How relevant is Bordeaux for the average American wine consumer?
© by Taylor Eason
But will the average American consumer buy and enjoy wines that have virtually no sensation of sweetness and need at least an hour of air before saying hello? Methinks not. Bordeaux – and I am speaking in huge generalities as plenty of aging collectors and see-and-be-seen wine drinkers will slap me for this opinion – isn't something 95% of Americans are even vaguely tempted to buy. Used to labels with clearly stated grape varietals and often accompanied by flowing, ethereal tasting notes, wine drinkers will have an easier time solving the Da Vinci Code than determining whether the arcane-looking French bottle contains Merlot or Cabernet Sauvignon.
Wine writers can jump up and down, throw childish tantrums and bloviate 'til they're red in the face but once you get down to it, if one of my readers heads to the wine shop and buys a bottle of 2009 Bordeaux on my recommendation, I fear they'll be disappointed. In general, Americans want full-bodied but they want fruit-forward, they want tannins but want them smooth and approachable – two things Bordeaux hasn't successfully delivered from their cool, rainy part of the wine world.
In every single tasting note after the ten 2009 red wines from Bordeaux, these words figured prominently: dusty, very young, tannic, oak, black cherry, needs food.
Do I sense a trend?
Americans are now drinking wine more than ever before and I'm almost drawn to proud tears with this news. I'd like to think that wine writers/bloggers like myself and many others have helped move this needle. Sure, much of what's being swilled is sweet, unctuous and Slurpee-like but I don't care. It's wine... and people are crawling outside the beer bottle and martini glass to expand beverage horizons. It's a great time to be a wine writer. The future looks bright. Unlike some of my colleagues, I don't begrudge the lovers sweet wines like White Zin and Moscato. These are good stepping stones into the world of wine. The first time I tried a dry, red wine – illegally, when I was around 20 – I almost gagged. It's not a flavor us Coca-Cola-drinking folks swagger up to easily (especially in Atlanta where sweet tea is the house wine). One must wade into the waters of dry wine before braving the ultra dry, astringent Bordeaux at the deep end of the pool.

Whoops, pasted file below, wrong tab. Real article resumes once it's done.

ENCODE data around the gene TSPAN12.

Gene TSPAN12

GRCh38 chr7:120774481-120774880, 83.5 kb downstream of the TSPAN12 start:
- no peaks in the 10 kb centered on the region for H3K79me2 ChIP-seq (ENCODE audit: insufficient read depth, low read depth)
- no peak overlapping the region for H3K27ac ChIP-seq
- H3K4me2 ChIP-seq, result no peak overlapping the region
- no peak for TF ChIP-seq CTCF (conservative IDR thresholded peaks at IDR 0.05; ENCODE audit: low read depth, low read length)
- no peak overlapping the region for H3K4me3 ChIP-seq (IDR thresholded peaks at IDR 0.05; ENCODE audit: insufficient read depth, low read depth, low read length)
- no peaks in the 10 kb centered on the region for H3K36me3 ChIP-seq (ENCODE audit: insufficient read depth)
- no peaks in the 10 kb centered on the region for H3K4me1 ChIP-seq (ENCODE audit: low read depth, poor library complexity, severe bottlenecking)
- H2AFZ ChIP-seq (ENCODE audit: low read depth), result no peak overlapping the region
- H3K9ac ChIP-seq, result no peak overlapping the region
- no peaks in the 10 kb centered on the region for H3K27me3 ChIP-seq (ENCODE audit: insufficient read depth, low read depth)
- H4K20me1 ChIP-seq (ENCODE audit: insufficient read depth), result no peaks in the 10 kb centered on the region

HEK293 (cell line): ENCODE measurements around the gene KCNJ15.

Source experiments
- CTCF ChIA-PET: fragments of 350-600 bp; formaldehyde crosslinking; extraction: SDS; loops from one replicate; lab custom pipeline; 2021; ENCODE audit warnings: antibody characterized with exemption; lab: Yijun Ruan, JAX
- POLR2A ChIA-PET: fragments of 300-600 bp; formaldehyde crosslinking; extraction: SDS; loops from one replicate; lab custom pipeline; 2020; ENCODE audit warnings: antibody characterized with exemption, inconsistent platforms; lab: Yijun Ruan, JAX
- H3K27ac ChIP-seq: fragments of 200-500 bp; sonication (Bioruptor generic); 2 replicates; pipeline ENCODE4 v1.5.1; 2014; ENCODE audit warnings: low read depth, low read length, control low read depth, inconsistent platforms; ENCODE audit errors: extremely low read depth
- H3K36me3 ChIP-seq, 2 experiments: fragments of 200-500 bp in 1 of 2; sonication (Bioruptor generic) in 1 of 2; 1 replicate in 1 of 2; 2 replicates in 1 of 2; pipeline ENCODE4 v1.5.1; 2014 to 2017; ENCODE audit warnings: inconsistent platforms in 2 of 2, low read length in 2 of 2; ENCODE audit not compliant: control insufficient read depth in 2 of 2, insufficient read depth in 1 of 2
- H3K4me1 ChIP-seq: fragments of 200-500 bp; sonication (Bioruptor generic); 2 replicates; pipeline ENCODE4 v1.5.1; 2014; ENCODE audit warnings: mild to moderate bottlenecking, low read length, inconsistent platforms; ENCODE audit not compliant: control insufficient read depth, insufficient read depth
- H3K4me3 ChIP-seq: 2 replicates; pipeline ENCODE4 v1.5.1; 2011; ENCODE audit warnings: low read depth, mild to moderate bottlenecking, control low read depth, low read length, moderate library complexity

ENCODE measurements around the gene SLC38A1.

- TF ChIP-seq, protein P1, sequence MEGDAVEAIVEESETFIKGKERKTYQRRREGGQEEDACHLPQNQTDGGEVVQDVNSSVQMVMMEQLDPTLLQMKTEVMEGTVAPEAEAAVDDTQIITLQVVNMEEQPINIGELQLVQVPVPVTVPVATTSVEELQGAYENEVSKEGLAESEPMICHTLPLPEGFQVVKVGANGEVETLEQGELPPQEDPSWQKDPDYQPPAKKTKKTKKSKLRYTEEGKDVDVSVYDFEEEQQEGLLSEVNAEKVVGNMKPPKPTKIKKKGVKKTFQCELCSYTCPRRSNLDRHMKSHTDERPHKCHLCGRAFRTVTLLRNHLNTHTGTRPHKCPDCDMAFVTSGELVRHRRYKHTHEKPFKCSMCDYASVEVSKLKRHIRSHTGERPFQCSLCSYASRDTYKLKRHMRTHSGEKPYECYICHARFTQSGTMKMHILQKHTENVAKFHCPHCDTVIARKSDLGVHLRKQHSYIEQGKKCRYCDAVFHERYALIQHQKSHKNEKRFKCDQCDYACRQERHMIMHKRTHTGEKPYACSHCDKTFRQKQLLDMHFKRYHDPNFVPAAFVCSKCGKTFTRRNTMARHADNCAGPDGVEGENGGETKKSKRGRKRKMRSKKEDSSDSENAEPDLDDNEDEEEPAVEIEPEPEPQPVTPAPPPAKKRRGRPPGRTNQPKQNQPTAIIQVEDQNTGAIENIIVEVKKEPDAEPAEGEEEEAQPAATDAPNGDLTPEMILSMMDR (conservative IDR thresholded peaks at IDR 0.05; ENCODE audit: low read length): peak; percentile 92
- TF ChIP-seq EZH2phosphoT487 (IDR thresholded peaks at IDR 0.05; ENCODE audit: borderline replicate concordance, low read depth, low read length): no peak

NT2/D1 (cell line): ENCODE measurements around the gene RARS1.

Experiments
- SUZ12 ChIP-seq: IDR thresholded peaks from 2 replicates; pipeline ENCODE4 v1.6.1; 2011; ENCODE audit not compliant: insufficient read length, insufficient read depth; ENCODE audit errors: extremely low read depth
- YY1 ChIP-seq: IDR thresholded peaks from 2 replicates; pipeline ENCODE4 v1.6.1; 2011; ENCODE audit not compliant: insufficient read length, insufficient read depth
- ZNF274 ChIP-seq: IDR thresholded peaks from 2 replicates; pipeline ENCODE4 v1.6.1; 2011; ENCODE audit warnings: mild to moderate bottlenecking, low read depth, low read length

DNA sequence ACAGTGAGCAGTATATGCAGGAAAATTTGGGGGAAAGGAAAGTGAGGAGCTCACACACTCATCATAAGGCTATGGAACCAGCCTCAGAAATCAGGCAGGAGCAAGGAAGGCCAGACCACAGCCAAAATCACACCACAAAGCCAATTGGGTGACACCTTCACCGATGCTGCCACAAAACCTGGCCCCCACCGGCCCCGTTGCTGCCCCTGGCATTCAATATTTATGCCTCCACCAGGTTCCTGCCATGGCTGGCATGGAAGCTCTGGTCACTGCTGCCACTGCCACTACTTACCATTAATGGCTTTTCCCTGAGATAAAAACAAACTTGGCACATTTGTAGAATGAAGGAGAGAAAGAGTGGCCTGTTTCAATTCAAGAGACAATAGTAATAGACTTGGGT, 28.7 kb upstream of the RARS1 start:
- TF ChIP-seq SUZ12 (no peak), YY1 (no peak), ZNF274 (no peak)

But maybe the Bordelaise don't care about the average American consumer and perhaps they really shouldn't. They've been making wine this way – altered slightly perhaps to please a few American wine critics – for millenia and people lay out serious cash for their wines. The esteemed "chateaux" still sell out of their stocks and many are now exporting to China – where I hear discerning drinkers add soda to their wine. I imagine the winemakers of Bordeaux cringing in pain.
So what do you think? Should the Bordeaux wine producers change it up to meet American consumer demand and capture a growing market or remain steadfast and stoic and hope we learn to love them? Your thoughts are appreciated in the comments section on my website.
Another Bordeaux post to read (this time, whites): White Bordeaux: When Sauvignon Blanc and Semillon Collide
Recommended 2009 Red Bordeaux:
Vinum Natura de Chateau Vallon dea Brumes 2009 (Organic) Tasting Notes: Dusty dark fruit of black cherry and plum, new leather, strong-brewed tea, green tobacco, high acids. Needs fatty protein (meat or cheese) to even out the serious tannins.
Chateau La Jarre Eléonore 2009 Bordeaux Superior Tasting Notes: Needs to be decanted or poured at least an hour before drinking. Dusty, dark fruit (minimal), very young, tobacco, black tea, oak flavor is prominent, needs food.
April 17, 2012